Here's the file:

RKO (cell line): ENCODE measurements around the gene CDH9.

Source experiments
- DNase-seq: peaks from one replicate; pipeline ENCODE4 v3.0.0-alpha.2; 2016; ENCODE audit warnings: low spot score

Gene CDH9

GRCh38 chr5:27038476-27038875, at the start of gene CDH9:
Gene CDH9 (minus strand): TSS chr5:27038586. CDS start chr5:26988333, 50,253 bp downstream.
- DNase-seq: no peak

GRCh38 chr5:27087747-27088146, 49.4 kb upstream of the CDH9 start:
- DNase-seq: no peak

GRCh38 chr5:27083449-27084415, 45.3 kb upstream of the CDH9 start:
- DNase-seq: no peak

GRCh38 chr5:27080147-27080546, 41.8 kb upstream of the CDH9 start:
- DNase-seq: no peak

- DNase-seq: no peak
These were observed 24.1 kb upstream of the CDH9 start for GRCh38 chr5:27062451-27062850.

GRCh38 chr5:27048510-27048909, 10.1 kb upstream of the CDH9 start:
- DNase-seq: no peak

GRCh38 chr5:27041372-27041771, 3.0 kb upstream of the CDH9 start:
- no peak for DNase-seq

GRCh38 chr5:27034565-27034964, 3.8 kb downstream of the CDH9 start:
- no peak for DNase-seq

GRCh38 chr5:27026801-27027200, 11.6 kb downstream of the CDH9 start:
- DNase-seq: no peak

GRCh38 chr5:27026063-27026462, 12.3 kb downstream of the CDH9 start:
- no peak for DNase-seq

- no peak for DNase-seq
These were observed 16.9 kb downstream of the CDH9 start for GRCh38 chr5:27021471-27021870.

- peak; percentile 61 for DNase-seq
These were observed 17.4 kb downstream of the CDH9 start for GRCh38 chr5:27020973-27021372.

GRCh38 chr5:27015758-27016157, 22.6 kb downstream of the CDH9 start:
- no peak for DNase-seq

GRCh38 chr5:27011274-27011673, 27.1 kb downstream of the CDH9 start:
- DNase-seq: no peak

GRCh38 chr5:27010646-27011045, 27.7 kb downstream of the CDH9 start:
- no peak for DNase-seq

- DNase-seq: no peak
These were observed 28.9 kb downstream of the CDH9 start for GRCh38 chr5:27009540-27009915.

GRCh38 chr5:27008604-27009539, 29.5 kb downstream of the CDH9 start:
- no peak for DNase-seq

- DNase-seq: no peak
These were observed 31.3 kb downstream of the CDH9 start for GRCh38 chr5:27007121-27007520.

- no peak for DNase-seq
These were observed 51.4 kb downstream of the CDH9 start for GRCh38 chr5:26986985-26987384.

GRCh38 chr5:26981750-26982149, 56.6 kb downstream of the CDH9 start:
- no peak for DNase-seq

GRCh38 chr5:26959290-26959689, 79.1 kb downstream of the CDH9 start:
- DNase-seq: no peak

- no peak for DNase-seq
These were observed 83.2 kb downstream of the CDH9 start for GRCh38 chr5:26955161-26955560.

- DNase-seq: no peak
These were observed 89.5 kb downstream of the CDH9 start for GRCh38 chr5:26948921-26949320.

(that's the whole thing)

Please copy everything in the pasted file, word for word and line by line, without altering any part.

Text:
RKO (cell line): ENCODE measurements around the gene CDH9.

Source experiments
- DNase-seq: peaks from one replicate; pipeline ENCODE4 v3.0.0-alpha.2; 2016; ENCODE audit warnings: low spot score

Gene CDH9

GRCh38 chr5:27038476-27038875, at the start of gene CDH9:
Gene CDH9 (minus strand): TSS chr5:27038586. CDS start chr5:26988333, 50,253 bp downstream.
- DNase-seq: no peak

GRCh38 chr5:27087747-27088146, 49.4 kb upstream of the CDH9 start:
- DNase-seq: no peak

GRCh38 chr5:27083449-27084415, 45.3 kb upstream of the CDH9 start:
- DNase-seq: no peak

GRCh38 chr5:27080147-27080546, 41.8 kb upstream of the CDH9 start:
- DNase-seq: no peak

- DNase-seq: no peak
These were observed 24.1 kb upstream of the CDH9 start for GRCh38 chr5:27062451-27062850.

GRCh38 chr5:27048510-27048909, 10.1 kb upstream of the CDH9 start:
- DNase-seq: no peak

GRCh38 chr5:27041372-27041771, 3.0 kb upstream of the CDH9 start:
- no peak for DNase-seq

GRCh38 chr5:27034565-27034964, 3.8 kb downstream of the CDH9 start:
- no peak for DNase-seq

GRCh38 chr5:27026801-27027200, 11.6 kb downstream of the CDH9 start:
- DNase-seq: no peak

GRCh38 chr5:27026063-27026462, 12.3 kb downstream of the CDH9 start:
- no peak for DNase-seq

- no peak for DNase-seq
These were observed 16.9 kb downstream of the CDH9 start for GRCh38 chr5:27021471-27021870.

- peak; percentile 61 for DNase-seq
These were observed 17.4 kb downstream of the CDH9 start for GRCh38 chr5:27020973-27021372.

GRCh38 chr5:27015758-27016157, 22.6 kb downstream of the CDH9 start:
- no peak for DNase-seq

GRCh38 chr5:27011274-27011673, 27.1 kb downstream of the CDH9 start:
- DNase-seq: no peak

GRCh38 chr5:27010646-27011045, 27.7 kb downstream of the CDH9 start:
- no peak for DNase-seq

- DNase-seq: no peak
These were observed 28.9 kb downstream of the CDH9 start for GRCh38 chr5:27009540-27009915.

GRCh38 chr5:27008604-27009539, 29.5 kb downstream of the CDH9 start:
- no peak for DNase-seq

- DNase-seq: no peak
These were observed 31.3 kb downstream of the CDH9 start for GRCh38 chr5:27007121-27007520.

- no peak for DNase-seq
These were observed 51.4 kb downstream of the CDH9 start for GRCh38 chr5:26986985-26987384.

GRCh38 chr5:26981750-26982149, 56.6 kb downstream of the CDH9 start:
- no peak for DNase-seq

GRCh38 chr5:26959290-26959689, 79.1 kb downstream of the CDH9 start:
- DNase-seq: no peak

- no peak for DNase-seq
These were observed 83.2 kb downstream of the CDH9 start for GRCh38 chr5:26955161-26955560.

- DNase-seq: no peak
These were observed 89.5 kb downstream of the CDH9 start for GRCh38 chr5:26948921-26949320.